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Cameras in classrooms allegedly violate student privacy – Michigan Capitol Confidential

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School cell phone policies will be more strictly enforced as parents demand increased access to classrooms

Installing cameras in classrooms in the name of giving parents a window into their child’s education would violate federal Family Education Rights and Privacy Act and policies. community schools in Grand Blanc, a lawyer said during a July 19 school board meeting.

The view of the Grand Blanc reported that parents and a council member asked the district to place cameras in classrooms or allow students to use cell phones during school hours. Proponents of the move say it would increase the school’s transparency.

A school district attorney, however, said the classroom cameras would violate students’ right to privacy. “If a camera is in the classroom, each of those children has a right to privacy in that video recording, which can only be waived by each of their parents,” Jeremy Chisholm said at the board meeting. July Board of Directors. “FERPA essentially provides that parents have almost unlimited access to any identifiable school records for their children.”

No one else is entitled to this record unless the parents give explicit written permission. Chisholm mentioned a hypothetical video recording of a class of 30 children. If a parent wants to access the video, the school must get permission from the other 29 parents.

The district has no responsibility to protect students from recording by other students, Chisolm said, unless the recording is shared with the administration.

Chisholm said that to his knowledge, no school in Michigan has a camera in a classroom, and FERPA is the reason.

There are thousands of cameras across the district in hallways, buses and common areas, all for security reasons, Superintendent Trevor Alward said at the meeting. But none are in the classroom, he added.

Alward sought Chisholm’s legal opinion on the district’s cellphone policy, which effectively prohibits students from using phones in class. Officials at the Grand Blanc school have been pushed back by some students and parents after telling parents and students on June 23 that they would enforce the years-old policy again. Enforcement had become lax in recent years.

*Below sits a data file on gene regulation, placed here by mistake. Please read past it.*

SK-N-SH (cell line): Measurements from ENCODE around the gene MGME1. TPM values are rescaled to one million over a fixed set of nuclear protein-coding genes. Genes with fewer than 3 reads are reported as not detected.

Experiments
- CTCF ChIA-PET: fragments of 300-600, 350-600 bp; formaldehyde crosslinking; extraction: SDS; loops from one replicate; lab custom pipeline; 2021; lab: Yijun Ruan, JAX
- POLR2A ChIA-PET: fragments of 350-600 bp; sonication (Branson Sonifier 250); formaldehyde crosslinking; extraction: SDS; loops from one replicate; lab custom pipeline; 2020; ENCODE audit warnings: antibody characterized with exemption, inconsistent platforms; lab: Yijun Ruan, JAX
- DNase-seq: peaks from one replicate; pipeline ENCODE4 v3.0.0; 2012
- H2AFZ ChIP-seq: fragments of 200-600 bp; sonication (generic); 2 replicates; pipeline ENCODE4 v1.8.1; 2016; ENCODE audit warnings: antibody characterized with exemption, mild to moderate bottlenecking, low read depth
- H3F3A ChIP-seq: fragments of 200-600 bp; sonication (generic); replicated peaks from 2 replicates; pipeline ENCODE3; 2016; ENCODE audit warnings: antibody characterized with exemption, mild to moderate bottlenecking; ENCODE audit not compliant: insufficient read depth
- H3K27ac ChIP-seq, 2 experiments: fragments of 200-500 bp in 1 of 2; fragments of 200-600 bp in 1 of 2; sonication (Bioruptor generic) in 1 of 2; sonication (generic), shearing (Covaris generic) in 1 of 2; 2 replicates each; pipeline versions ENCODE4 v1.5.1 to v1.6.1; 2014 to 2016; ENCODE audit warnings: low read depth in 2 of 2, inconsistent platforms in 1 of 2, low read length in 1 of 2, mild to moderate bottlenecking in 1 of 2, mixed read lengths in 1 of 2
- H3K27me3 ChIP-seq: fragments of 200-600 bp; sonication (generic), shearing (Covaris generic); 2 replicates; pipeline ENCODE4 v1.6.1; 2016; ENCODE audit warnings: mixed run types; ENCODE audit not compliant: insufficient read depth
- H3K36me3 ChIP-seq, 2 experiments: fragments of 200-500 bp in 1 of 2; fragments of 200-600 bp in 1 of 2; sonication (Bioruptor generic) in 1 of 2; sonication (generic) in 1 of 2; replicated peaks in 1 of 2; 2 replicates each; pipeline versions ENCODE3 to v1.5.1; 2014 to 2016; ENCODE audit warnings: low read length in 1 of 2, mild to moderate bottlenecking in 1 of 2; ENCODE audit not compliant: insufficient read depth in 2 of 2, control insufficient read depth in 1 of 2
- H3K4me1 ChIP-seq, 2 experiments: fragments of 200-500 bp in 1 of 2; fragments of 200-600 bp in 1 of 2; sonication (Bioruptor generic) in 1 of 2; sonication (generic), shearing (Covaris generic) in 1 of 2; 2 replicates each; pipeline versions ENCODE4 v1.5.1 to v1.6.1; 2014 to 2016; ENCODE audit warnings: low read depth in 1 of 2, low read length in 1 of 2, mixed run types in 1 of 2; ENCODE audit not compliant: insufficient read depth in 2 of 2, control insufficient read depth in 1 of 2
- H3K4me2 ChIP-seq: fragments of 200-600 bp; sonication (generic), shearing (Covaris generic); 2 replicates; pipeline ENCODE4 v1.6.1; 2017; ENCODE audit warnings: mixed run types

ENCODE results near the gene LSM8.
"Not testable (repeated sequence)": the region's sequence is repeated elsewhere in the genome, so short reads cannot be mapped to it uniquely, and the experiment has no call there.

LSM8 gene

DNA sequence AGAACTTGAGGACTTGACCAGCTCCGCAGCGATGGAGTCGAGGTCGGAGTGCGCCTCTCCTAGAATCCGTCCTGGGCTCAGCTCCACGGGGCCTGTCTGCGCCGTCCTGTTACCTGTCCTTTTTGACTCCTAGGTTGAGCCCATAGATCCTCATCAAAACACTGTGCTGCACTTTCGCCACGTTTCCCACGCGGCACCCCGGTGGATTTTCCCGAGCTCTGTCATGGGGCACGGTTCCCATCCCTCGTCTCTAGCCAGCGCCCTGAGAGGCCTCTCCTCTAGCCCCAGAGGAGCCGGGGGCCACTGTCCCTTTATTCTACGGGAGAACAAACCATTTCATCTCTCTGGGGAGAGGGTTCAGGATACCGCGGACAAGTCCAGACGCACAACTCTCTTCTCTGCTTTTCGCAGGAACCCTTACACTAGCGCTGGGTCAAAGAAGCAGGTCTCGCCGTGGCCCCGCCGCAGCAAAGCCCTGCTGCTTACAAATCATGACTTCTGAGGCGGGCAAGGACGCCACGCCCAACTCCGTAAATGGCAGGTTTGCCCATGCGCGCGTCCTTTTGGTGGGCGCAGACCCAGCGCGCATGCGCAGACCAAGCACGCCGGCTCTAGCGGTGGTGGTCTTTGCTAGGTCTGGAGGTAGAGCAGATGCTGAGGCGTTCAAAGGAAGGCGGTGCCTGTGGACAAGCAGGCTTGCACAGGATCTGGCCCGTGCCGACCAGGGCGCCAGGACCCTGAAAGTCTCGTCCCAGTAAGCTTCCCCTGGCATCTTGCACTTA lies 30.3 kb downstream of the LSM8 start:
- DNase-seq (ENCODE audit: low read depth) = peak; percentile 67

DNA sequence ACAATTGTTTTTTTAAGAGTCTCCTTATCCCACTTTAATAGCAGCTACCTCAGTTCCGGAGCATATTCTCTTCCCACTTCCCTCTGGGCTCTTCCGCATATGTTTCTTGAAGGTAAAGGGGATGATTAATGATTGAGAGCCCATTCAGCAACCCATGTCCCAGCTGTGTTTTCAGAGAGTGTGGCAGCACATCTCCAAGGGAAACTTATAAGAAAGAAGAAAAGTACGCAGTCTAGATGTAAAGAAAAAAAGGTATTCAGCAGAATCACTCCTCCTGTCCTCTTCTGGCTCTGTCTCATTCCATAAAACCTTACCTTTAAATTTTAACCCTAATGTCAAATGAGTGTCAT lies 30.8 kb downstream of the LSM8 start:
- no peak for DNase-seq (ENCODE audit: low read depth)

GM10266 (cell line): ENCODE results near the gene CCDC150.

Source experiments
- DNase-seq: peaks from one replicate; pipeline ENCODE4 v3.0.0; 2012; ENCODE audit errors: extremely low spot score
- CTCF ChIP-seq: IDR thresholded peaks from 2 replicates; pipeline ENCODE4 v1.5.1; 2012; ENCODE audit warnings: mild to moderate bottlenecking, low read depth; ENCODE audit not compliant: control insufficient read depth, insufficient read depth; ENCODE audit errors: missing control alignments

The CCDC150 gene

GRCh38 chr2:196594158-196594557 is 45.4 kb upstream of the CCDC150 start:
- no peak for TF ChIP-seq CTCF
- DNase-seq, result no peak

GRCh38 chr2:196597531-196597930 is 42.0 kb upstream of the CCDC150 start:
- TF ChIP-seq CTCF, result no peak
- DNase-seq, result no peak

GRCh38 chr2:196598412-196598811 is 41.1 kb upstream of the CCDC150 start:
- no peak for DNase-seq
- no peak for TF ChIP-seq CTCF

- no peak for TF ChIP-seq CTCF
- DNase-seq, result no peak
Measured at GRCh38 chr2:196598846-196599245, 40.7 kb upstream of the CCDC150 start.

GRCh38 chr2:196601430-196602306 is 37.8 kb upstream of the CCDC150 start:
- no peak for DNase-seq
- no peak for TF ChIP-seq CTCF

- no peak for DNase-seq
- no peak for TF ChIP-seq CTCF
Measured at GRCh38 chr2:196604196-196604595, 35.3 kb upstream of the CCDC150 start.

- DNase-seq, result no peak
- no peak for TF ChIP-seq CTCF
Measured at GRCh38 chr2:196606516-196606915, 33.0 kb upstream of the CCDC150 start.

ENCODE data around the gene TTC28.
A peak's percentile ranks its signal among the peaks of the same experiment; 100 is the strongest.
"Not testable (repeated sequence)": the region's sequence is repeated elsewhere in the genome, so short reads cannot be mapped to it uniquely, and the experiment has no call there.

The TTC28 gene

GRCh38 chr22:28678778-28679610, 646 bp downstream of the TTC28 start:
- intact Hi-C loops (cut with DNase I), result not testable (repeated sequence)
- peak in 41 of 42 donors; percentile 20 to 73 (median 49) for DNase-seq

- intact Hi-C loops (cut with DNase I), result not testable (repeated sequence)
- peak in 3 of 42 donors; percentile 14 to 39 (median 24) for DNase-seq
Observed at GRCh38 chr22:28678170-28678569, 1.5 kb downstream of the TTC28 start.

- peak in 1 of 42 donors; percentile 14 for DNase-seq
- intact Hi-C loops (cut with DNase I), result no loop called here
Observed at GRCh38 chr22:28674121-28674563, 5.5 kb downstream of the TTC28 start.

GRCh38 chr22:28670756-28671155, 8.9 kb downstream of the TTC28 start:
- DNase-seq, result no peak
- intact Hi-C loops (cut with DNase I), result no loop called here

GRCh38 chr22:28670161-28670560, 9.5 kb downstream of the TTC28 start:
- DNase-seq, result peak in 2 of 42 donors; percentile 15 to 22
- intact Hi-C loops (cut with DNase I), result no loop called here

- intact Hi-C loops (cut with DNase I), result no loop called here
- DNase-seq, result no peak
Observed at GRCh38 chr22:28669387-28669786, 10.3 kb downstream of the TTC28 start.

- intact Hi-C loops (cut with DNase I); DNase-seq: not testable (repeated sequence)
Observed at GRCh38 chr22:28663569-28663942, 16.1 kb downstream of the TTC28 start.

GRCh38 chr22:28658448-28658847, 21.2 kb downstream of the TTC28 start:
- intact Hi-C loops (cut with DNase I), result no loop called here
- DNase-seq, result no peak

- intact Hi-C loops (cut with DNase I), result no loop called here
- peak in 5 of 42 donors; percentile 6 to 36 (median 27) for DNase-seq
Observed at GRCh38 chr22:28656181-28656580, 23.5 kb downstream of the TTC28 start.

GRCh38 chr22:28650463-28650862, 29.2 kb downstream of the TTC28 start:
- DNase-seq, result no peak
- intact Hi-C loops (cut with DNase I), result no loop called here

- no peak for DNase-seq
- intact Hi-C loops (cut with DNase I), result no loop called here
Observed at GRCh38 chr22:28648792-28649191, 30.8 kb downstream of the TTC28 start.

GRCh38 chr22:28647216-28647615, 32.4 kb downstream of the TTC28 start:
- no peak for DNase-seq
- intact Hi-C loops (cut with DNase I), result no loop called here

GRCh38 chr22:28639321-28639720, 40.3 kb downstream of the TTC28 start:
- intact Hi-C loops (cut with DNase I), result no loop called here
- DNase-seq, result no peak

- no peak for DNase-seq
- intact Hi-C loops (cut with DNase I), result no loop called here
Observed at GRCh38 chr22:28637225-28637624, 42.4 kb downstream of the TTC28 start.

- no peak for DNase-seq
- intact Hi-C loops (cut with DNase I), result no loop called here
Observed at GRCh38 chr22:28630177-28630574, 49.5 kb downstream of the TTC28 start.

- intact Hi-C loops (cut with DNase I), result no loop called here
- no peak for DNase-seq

Board Policy 5136 states, “Cell phones, media players and other related portable electronic devices may be used before school, after school, during leisure time and during a student’s lunch period. Internet-ready devices may be used in the classroom at a teacher’s discretion for educational purposes only.

It goes on to prohibit cell phone use in class unless a teacher grants students permission for a specific educational purpose:

“Any electronic device used during class without the teacher’s consent or disrupting class will be confiscated. Cameras, including mobile phone cameras, should not be used without the specific prior consent of the classroom teacher. Students who violate this policy will have items confiscated and face progressive discipline.

At a June 27 board meeting, some parents said they were concerned about the policy. They said that without students being able to collect video or photographic evidence, parents would not be aware of the issues in the classroom. Parents cited examples of pride flags displayed in classrooms, classroom discussions of white privilege and sexually-themed art projects.

Board member Amy Facchinello said she recognizes cellphones can be a distraction in the classroom, but she also sees them as a valuable tool for her own children.

“There were times when something happened in their class that they were very uncomfortable with, and they were able to film or photograph whatever was on their mind and bring it to my attention,” said said Facchinello at the June meeting. . “If we want to eliminate the ability of children to film things, then we have to find a replacement for that, which would be cameras in the classroom. It is a tool for their safety.

Board member and former high school teacher Yasmeen Youngs said in June that mobile phone use had “got out of control” and was interfering with learning.

“To say that the reason we want to take the phones away from them is that we want to hide what we’re doing in class is absolutely not what’s happening,” Youngs said. “When you try to engage students and focus them on learning, having that distraction on their desk, you lose them every time they look at their phone.”

Youngs said she understands the kids need their phones and she doesn’t want to take them. She said when students keep their cell phones in their backpacks, teachers don’t have to compete for their attention.